Lego Architecture Studio / Imperial Hotel – Frank Lloyd Wright (Courtesy of @Lego)

Lego Architecture Studio / Imperial Hotel – Frank Lloyd Wright (Courtesy of @Lego)

Not only can architects and architecture be inspired to design a product but they can also be the inspiration themselves. Architects and architecture serve as inspiration for developing and materializing architecture – the proof being Lego’s ‘’Architecture Studio’’, a product designed for both kids and adults, most of them, not being architects professionally. Giving the possibility to recreate, reimagine or invent new architecture, it is a good example of the close relationship between architecture and product design.

All designs described show the true potential of architects and architecture, the core purpose of the latter being to resolve problems in an unpretentious way, expressing simplicity and understanding of the task at hand for a final purpose of serving well and gratifying the user, a quality which architects learn to develop through academic and professional work, with the final product being a building, a chair, or a single lamp.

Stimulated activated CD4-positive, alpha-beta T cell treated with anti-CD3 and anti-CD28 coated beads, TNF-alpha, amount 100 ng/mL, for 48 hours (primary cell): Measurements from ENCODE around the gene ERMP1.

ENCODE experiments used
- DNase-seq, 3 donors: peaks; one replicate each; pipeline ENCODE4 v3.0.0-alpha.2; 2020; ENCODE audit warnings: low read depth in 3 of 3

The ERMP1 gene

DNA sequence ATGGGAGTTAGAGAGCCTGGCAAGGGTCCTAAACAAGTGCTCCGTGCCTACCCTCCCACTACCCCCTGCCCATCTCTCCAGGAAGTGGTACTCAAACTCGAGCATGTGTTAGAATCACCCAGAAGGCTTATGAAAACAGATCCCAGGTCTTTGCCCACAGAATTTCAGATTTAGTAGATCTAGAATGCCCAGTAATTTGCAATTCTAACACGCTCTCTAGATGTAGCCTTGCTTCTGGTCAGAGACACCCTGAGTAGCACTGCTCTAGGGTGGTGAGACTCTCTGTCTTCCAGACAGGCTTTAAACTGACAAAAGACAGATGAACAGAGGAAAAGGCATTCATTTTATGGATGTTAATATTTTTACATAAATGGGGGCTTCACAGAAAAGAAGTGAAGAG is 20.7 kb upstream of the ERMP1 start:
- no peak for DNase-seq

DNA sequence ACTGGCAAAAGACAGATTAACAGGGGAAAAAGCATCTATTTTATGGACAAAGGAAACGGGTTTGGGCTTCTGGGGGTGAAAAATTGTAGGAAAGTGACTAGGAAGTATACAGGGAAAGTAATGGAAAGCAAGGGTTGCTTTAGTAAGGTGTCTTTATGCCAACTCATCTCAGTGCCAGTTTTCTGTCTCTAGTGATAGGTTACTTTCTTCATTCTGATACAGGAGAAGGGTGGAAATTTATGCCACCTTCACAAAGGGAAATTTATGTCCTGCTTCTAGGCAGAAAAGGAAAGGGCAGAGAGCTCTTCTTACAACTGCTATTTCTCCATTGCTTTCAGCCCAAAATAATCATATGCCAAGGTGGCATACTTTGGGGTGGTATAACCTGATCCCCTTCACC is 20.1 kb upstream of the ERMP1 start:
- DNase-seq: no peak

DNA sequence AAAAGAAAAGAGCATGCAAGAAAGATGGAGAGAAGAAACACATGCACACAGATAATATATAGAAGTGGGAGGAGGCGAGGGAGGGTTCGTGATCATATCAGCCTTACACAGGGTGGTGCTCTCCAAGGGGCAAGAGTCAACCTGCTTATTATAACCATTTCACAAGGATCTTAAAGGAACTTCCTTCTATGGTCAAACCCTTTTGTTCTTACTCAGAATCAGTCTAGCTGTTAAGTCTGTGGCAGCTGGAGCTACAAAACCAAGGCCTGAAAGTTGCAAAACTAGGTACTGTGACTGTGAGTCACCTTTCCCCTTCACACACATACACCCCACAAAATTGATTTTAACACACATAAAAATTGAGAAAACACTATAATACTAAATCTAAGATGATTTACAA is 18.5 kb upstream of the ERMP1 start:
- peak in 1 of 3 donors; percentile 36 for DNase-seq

Authors: Lucy Cassels, Boris Timev // Editor: Sushant Verma

Edited by Yosra M. Ahmed

 

  • Bric

    Great article, however there are so many more: Michael Graves, Tinker Hatfield…

    Not to mention almost all of THE GREAT Italian Industrial Designers …were architects. Giò Ponti, Achille Castiglioni, Vico Magistretti, Aldo Rossi, Ettore Sottsass, Mario Bellini, Andrea Branzi, Matteo Thun, Piero Lissoni… the list goes on and on . The reason that Architects were predominantly the Industrial Designers has to do with many factors (Litlle building going on due to space restrictions so they had to find other projects etc) but it seems that there is a technical and legal qualification to produce drawings in Italy and only 3 groups are ‘ordaned’ to do so legally: Drafters, Engineers and Architects. Since Architects were the Aestheticians of that group, had close connections with the craftsmen as well as industry, they rose to the occasion in the capacity of Industrial Designers. As well Italy has a culture of what is called the “progettista” literally used for someone who Projects somthing into the world. Designer, Developer, Producer, Planner, sometimes Architect. This is a strong sense of creative culture that premeates the society until today.